While the equity markets have been trying to look past the current economic numbers and focus on reopenings, and the hopes of better times to come, we did get retail sales numbers this morning and like most of the other April reports it paints a gruesome picture. Given the consumption-focused nature of our economy it pays, however, to see how part of that consumption fared last month. Overall sales were down –16.4%, worse than the –12.0% expectation and easily the worst monthly decline in the 30-year history of the series. The only month approaching the April drop was March’s –8.4% decline. Prior to the last two months the steepest drop was a –3.8% decline in October 2008. With limited reopenings occurring in many states it’s likely the April numbers will represent the bottom, but it still points to a staggeringly weak second quarter GDP. Bloomberg consensus has second quarter GDP at –27.5% annualized with consumer spending down –22.8%. Today’s ugly retail sales numbers could well worsen those GDP projections.
Going hand-in-glove with consumer spending is the sentiment of said consumer and later this morning the University of Michigan Consumer Sentiment preliminary reading for May will be released, and it’s expected to show a further decline form April but the rate of decline is expected to slow. The April sentiment reading was 71.8, the lowest since early 2012, while the May expectation is for a 68.0 print. The low reading from the last recession was 55.3 in November 2008. If sentiment can hold above those previous lows in the coming months it could provide a basis for thinking the consumer may weather the storm better than is currently expected. The fact that so many workers have been furloughed versus outright terminations is probably holding sentiment above Great Recession levels, but if many of those furloughed jobs don’t return in the coming months sentiment could take another leg lower which will spell trouble for a rebound in spending and in GDP itself.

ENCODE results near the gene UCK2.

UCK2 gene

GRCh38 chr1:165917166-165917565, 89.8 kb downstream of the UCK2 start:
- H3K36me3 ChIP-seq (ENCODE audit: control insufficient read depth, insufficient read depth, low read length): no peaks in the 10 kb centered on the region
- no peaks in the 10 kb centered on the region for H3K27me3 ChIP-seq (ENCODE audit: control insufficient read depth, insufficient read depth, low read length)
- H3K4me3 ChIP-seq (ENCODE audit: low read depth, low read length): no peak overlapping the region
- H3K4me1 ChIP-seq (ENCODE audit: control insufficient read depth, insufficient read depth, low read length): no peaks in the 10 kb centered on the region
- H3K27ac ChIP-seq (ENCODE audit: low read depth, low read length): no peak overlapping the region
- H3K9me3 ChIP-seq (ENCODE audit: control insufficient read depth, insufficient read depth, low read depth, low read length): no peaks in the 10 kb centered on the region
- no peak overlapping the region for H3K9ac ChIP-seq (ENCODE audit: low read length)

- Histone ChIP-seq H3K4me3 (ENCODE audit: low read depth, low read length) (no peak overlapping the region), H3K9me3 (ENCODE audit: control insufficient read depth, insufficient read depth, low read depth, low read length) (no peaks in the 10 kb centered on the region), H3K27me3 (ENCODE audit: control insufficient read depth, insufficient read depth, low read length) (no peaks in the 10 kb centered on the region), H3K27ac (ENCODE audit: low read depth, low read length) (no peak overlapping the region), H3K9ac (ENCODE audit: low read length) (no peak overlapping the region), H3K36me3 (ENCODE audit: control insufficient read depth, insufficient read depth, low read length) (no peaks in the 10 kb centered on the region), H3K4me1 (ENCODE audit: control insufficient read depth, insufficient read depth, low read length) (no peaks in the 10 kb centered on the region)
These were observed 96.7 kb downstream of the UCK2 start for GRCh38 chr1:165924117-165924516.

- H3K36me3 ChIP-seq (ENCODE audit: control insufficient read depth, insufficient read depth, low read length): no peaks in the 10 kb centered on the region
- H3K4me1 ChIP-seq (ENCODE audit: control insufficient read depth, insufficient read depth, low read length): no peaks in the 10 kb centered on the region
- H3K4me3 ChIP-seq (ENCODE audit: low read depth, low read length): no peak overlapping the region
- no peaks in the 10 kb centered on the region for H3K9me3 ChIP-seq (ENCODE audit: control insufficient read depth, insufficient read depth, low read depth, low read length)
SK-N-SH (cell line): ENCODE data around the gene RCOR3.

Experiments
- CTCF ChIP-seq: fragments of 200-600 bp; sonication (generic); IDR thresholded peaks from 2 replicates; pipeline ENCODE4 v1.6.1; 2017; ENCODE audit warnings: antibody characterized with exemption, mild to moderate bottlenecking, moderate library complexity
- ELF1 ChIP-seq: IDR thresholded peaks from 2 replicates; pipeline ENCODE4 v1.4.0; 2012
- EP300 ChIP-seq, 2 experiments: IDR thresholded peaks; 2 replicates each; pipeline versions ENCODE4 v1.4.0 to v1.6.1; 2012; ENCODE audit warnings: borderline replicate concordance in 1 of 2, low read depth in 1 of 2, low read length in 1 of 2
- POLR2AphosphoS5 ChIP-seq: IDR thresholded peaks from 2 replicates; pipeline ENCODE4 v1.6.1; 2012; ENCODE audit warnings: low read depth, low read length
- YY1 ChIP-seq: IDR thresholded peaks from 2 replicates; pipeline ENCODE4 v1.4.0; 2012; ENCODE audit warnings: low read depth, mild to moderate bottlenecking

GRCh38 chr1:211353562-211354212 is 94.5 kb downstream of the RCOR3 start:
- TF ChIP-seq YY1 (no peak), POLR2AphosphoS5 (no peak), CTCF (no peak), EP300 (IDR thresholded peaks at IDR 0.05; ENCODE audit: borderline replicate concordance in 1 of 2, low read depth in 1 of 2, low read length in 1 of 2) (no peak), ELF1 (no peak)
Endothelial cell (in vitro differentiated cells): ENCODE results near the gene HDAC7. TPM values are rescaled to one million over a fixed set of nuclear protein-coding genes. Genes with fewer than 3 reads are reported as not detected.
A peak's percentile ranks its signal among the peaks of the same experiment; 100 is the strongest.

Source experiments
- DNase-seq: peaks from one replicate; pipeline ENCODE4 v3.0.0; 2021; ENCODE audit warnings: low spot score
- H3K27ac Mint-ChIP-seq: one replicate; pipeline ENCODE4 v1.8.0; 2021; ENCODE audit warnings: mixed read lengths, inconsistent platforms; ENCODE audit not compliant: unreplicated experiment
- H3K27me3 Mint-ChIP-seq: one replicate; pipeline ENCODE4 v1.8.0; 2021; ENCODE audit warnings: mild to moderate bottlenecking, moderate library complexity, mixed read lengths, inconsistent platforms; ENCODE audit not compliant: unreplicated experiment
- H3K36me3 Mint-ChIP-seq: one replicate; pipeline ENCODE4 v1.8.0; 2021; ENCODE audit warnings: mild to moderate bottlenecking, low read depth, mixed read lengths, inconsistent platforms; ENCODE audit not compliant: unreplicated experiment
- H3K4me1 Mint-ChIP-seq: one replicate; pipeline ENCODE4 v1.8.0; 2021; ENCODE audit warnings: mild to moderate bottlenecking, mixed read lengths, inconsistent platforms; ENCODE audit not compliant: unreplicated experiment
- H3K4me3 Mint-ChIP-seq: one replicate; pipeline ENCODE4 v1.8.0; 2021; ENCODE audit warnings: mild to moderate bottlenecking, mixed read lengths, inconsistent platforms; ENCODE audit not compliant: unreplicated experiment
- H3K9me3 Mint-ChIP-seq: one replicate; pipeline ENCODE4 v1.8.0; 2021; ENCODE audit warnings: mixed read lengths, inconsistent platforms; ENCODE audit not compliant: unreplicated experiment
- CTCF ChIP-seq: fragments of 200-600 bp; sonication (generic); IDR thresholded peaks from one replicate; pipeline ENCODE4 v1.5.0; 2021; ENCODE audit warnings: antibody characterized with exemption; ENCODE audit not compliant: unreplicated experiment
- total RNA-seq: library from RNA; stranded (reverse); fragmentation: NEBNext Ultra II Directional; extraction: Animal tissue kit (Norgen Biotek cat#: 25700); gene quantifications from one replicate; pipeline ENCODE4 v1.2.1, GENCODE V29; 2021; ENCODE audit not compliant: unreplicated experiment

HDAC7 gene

Consumer Confidence Holding Above Prior Recessions
Another metric to view consumer confidence is the Conference Board’s Current Conditions reading in their monthly look at consumer confidence minus the University of Michigan’s Present Situation reading. As we mentioned in the prior section, it looks, at least tentatively, that sentiment, while having deteriorated, may hold above the levels of prior recessions and that is indicated as well in the graph below. As we’ve surmised, the large number of workers furloughed versus fired may be helping sentiment this time versus past recessions. Whatever the reason, for those expecting a strong bounce these confidence readings need to hold.
Gap Between Jobless Claims & Continuing Claims Grows
One of the observations in the jobless claims series in the last month has been the growing gap between the total initial claims (when a claim is filed) and continuing claims (when it’s accepted). Ineligibility of claims, seasonal adjustments, backlogs and individuals filing repeated claims account for much of the gap. While initial claims tend to overstate jobless numbers, continuing claims tend to understate it. Individuals filing multiple times in frustration over lengthy processing delays is probably the biggest reason for the gulf between the two metrics. One of the biggest reasons for the delayed processing is the CARES Act expanded eligibility for many workers and state systems have been slow to adjust. In any event, look to the continuing claims number for a cleaner, if understated, read on the total number of jobless. It currently stands at 22.8 million.
|Treasury Curve||Today||Chg Last Wk.||LIBOR Rates||Today||Chg Last Wk.||FF/Prime||Rate||Swap Rates||Rate|
|3 Month||0.11%||+0.03%||1 Mo LIBOR||0.18%||-0.02%||FF Target Rate||0.00%-0.25%||3 Year||0.241%|
|6 Month||0.14%||+0.04%||2 Mo LIBOR||0.39%||-0.04%||Prime Rate||3.25%||5 Year||0.319%|
|2 Year||0.14%||-0.02%||6 Mo LIBOR||0.68%||-0.01%||IOER||0.10%||10 Year||0.579%|
|10 Year||0.59%||-0.10%||12 Mo LIBOR||0.77%||-0.01%||SOFR||0.02%|